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20220607 Lekka Burgers (Credit Daniel Schwartz) 04.jpg Daniel Schwartz
Lekka Burger is starting to pick up momentum with the opening of the concept’s second location inside the Urbanspace food hall in Midtown East.

Michelin-starred chef Amanda Cohen enters the plant-based burger wars

Lekka Burger opened its second location in New York City, helmed by Andrea Kerzner and chef Amanda Cohen of Dirt Candy fame

While Lekka Burger — the plant-based burger concept helmed by South African humanitarian Andrea Kerzner and Amanda Cohen, executive chef of Michelin-starred Dirt Candy — opened its first location in New York City in 2019, the hype for the chef-driven vegan burger joint was drowned out by the pandemic hitting the city just four months later.

Now, Lekka Burger is starting to pick up momentum with the opening of the concept’s second location inside the Urbanspace food hall in Midtown East. Although the vegan burger space is starting to become crowded with new, buzzworthy concepts, Kerzner started out with the simple goal of standing out from the crowd with a chef-created burger that was not made with Impossible or Beyond patties.

“My idea was to create the vegan version of Shake Shack,” Kerzner said. “I wanted to create [a product] that people came to trust, and that they knew they were getting something higher quality […] As somebody who really celebrates vegetables and is really concerned about my health, I feel ill afterward [when I eat an Impossible or Beyond burger]. I knew I didn’t want to do that.”

When searching for the perfect culinary fit for her burgeoning burger concept, Kerzner said she got in touch with Amanda Cohen, who fit the Lekka Burger vision of a vegetable-obsessed culinarian, and chef Cohen accepted the partnership within 24 hours. Amanda Cohen ended up creating a burger that was based on a 2,000-year-old recipe from the Song dynasty in Eastern China. The burger is made with 13 ingredients that “you can find in your kitchen cabinets,” Cohen said, including beans, mushrooms, onions, and garlic.

“I had never really wanted to get into the veggie burger game because I didn't have that chef burger recipe that I thought was that was better than anything else that was out there,” Cohen said. “Then I came across this recipe […] it’s not made in a lab, and we throw it on the grill for that really juicy, flame-grilled flavor. I think it’s the most unique veggie burger out there.”

Cohen said that her burger is incomplete without the unique bun, for which she purposefully shied away from the textural and taste perceptions of what a “healthy” vegan burger bun should be like with seeds and whole grains. Instead, she went the opposite direction with a very soft milk bun, inspired by the popular Japanese bread, which is very “melt in your mouth soft.”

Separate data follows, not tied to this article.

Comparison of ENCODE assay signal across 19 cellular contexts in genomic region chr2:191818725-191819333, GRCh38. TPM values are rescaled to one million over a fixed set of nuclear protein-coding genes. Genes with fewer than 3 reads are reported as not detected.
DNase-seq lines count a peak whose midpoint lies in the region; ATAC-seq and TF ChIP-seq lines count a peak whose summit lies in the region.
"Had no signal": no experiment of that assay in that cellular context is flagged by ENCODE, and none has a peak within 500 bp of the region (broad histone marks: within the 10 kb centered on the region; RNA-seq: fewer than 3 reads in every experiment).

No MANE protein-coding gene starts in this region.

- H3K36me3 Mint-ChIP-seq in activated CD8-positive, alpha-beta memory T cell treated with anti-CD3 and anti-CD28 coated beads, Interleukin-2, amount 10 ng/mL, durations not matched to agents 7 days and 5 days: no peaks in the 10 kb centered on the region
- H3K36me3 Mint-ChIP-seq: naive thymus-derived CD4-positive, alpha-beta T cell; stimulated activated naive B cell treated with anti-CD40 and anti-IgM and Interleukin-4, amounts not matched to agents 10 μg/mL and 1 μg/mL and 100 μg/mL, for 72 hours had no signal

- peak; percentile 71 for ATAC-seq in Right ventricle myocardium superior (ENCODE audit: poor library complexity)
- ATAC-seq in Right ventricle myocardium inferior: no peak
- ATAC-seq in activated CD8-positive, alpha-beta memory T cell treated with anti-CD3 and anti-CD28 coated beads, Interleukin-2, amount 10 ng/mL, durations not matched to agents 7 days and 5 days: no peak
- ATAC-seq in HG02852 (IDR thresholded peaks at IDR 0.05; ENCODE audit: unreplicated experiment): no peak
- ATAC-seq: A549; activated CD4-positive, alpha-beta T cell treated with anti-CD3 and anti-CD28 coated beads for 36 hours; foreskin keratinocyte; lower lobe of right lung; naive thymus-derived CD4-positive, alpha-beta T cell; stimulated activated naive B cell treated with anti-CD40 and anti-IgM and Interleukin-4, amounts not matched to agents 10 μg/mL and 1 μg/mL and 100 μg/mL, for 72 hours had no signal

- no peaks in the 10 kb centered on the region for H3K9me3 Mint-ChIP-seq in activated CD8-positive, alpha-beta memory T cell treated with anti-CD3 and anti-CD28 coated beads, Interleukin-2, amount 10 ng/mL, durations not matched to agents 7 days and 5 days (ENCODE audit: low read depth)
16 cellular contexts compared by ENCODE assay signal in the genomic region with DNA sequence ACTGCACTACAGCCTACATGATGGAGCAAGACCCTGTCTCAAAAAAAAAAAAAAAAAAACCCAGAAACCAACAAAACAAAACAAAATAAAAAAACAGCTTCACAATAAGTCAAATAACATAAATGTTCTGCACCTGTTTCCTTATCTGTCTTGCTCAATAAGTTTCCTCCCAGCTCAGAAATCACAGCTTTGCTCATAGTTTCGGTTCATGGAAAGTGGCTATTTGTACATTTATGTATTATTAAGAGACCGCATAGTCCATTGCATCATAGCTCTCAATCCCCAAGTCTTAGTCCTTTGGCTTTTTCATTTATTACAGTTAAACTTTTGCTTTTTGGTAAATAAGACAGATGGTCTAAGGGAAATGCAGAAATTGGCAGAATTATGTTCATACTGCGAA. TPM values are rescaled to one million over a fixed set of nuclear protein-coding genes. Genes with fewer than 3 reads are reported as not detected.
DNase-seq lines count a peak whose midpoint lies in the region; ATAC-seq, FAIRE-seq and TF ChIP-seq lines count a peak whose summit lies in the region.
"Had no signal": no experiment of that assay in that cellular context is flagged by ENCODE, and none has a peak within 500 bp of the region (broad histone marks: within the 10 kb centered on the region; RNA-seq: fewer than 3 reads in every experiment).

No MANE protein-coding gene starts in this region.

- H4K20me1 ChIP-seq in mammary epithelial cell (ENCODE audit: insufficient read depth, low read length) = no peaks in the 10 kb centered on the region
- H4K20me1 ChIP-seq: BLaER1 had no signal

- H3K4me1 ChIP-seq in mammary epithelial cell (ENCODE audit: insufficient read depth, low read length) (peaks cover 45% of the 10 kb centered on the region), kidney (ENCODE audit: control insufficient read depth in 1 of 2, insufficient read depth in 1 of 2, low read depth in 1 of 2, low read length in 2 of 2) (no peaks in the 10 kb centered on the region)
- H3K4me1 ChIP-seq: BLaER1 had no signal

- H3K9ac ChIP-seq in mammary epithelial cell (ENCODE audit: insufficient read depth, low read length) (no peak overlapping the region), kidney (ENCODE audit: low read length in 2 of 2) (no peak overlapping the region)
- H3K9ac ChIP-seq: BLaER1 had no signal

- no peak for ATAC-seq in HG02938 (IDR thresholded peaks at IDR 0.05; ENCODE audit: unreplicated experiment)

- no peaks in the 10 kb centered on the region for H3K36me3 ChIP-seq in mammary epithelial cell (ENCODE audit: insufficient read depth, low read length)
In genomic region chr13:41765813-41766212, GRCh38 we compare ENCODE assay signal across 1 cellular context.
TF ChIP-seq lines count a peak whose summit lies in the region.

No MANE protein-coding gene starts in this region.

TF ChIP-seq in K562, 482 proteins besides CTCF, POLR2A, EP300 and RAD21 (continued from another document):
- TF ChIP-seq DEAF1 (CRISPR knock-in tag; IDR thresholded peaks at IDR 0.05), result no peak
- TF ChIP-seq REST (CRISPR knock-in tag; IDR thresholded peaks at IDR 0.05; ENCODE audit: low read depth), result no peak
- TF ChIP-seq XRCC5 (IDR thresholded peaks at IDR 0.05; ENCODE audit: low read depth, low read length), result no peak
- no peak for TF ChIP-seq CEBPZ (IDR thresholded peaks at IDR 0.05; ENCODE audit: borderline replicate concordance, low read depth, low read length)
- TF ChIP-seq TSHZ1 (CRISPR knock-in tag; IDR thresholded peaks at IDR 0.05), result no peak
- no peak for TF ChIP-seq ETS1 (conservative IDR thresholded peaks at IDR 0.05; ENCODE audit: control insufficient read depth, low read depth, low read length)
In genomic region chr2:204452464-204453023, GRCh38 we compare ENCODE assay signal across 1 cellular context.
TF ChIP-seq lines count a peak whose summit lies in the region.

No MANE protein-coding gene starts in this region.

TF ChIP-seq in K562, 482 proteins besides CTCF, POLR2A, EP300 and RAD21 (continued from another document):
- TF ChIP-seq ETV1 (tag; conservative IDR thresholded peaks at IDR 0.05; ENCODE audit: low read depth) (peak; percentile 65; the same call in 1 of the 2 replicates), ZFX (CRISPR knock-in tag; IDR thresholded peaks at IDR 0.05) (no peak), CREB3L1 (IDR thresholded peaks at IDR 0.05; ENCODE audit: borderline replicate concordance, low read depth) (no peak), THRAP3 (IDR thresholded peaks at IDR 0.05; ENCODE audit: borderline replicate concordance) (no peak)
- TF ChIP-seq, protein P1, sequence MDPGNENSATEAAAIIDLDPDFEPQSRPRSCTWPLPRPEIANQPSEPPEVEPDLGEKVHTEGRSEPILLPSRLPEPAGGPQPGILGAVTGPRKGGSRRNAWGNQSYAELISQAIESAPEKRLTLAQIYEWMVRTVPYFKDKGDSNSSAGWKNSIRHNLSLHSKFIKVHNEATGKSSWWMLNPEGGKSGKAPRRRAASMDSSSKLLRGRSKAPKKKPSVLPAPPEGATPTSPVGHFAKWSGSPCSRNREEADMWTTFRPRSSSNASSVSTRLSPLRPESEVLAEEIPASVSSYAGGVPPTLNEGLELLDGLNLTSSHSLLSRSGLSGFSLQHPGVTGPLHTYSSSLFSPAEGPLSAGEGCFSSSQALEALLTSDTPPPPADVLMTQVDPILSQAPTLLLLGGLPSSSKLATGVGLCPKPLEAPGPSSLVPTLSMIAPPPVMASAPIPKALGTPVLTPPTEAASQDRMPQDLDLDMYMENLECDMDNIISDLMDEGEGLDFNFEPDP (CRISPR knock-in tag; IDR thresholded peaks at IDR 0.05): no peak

“The vegetarian burger often comes with a salad and the whole wheat bun and you’re like ‘why? I want fries and a nice bun like everybody else,’” Cohen said.  

Lekka Burger’s unique spin on the popular plant-based burger doesn’t just stop at the burger recipe and bun choice though. The menu itself is South African and Indian-inspired with ingredients and flavors like Peri Peri sauce, curry tamarind ketchup and papadum—a North Indian flatbread often made with lentils and chickpeas. The flavor profiles elevate it beyond the 'typical' American burger flavors.

“I want us to appeal to multiple demographics,” Kerzner said. “I wanted to have a very inclusive and diverse menu. We have South African burgers, Mexican burgers, and original American-style burgers as well. […] If you come in to our downtown restaurant, our guests range from young mothers and yoga enthusiasts to policemen and construction workers.”

Launching Lekka Burger right before the pandemic did force Kerzner to change course with her expansion strategy of Lekka Burger. Becoming the Shake Shack of veggie burgers is now more of a mindset than an expansion goal. As the restaurant industry has fundamentally changed, Lekka Burger will likely expand more through food halls and food courts than standalone restaurants as a more affordable option of taking over the plant-based burger scene in New York City and beyond, with goals of eventually opening in markets like Miami, Chicago and Los Angeles.

“Have we hit peak veggie burger place yet?” Cohen asked. “I certainly hope we can sustain them all because it's been pretty amazing. 10 years ago, if you would have told me that there'd be 20 Different restaurants that were dedicated only to vegan burgers in New York City, I would have thought you were insane. At the moment, we’ve been able to sustain this momentum and it’s great. The more the merrier!”

Contact Joanna Fantozzi at [email protected]

Follow her on Twitter: @JoannaFantozzi

TAGS: Operations
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